SENSEX NIFTY
Jan 28, 2013, 09.40 AM IST | Source: PTI

Retail investors recovered Rs 12,145 cr from relisting

Retail investors, who lost a whopping Rs 61,000 crore in blocked funds due to suspension of trading in 1,450 firms during 1992-2009, could get back Rs 12,145 crore on re-listing of some these firms, says a report by CNI Research.

Retail investors, who lost a whopping Rs 61,000 crore in blocked funds due to suspension of trading in 1,450 firms during 1992-2009, could get back Rs 12,145 crore on re-listing of some these firms, says a report by CNI Research.

Between November 2009 and November 2012, as many as 250 companies (out of the 1,450 firms which were suspended) got relisted, as a result of which investors could recover their blocked funds, said CNI Research Chairman and Managing Director Kishor P Ostwal in the report.

"During the past three years close to 250 companies have come out of trading suspension and shares of many of them are at 52-week high and many have changed hands. As a result, these companies today have a combined market cap of Rs 12,145 crore," he said.

The report further says the balance Rs 58,296 crore blocked in such stocks could also be recovered if the regulators allow the remaining 1,200 companies to relist.

Going by the success of relisting, the actual value of money locked in the system could be as high Rs 1 lakh crore, it said.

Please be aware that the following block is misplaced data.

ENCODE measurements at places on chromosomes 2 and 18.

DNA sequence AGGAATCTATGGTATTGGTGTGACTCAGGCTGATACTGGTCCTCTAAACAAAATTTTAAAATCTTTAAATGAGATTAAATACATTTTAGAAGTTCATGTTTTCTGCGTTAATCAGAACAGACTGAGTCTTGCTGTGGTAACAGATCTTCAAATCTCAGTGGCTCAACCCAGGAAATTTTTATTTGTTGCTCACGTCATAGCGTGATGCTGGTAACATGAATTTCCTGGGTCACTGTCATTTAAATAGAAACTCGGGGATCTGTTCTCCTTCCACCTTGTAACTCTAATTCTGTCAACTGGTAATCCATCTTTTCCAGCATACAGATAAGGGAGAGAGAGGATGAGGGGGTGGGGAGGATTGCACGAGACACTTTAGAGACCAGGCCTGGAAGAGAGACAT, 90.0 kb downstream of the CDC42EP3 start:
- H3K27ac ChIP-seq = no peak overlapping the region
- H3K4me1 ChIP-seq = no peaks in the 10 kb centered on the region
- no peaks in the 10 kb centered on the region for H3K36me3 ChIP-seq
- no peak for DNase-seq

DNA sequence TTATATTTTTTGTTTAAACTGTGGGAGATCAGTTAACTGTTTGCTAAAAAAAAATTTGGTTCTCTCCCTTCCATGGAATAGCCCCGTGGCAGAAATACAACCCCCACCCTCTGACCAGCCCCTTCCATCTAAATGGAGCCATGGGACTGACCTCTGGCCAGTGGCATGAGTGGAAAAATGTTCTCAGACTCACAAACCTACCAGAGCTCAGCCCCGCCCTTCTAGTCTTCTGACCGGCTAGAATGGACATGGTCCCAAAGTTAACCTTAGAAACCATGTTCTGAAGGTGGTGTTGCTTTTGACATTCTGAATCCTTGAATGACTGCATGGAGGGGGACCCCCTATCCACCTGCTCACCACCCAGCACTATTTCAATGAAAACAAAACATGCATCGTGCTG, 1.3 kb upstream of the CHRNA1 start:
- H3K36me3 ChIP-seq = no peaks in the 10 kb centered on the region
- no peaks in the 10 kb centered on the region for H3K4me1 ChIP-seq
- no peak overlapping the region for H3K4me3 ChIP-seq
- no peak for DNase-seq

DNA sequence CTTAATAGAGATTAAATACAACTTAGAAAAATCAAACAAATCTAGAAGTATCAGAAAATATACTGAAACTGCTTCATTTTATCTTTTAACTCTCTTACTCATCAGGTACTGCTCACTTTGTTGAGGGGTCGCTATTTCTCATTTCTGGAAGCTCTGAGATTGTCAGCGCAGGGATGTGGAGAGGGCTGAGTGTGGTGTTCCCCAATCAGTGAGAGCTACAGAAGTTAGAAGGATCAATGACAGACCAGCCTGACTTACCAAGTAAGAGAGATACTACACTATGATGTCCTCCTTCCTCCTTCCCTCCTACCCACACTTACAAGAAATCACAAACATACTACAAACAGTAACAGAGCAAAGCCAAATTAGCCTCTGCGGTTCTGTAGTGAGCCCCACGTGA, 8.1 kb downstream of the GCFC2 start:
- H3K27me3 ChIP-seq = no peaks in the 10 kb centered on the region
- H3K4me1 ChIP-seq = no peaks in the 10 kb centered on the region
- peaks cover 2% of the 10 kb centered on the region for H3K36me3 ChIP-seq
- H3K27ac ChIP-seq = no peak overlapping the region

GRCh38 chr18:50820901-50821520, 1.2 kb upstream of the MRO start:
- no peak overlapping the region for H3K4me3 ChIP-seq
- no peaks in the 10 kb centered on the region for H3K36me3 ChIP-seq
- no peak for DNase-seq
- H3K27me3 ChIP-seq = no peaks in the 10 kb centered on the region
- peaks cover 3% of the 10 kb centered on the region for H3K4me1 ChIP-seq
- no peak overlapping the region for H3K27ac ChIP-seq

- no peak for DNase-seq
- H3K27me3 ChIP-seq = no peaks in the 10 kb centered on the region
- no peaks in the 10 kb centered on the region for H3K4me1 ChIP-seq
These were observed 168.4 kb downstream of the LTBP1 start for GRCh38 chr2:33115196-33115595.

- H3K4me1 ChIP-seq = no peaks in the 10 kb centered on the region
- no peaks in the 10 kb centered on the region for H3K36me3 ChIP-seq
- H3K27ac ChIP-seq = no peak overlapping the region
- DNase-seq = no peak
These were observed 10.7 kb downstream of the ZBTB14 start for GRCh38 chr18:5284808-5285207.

In November 2009, CNI Research, which deals with capital markets, had in a report said that BSE and NSE had suspended trading in 1,450 firms for not meeting the listing norms. Of these companies, the details about as many as 574 were missing from the exchanges. Of such 574 companies, 536 were on the BSE and the rest 38 were on the NSE.

 The present report suspects that as considerable time has lapsed, this could be one of the backdoor de-listing routes, where promoters sell shares in the open market, following violation of the listing norms which prompts the exchanges to suspend them from trading.

The common feature of most of the companies was that the promoters, before violating listing agreements, sold entire stakes. This leads to obvious conclusion that promoters dumped their shares in the market before getting suspended, the report added.

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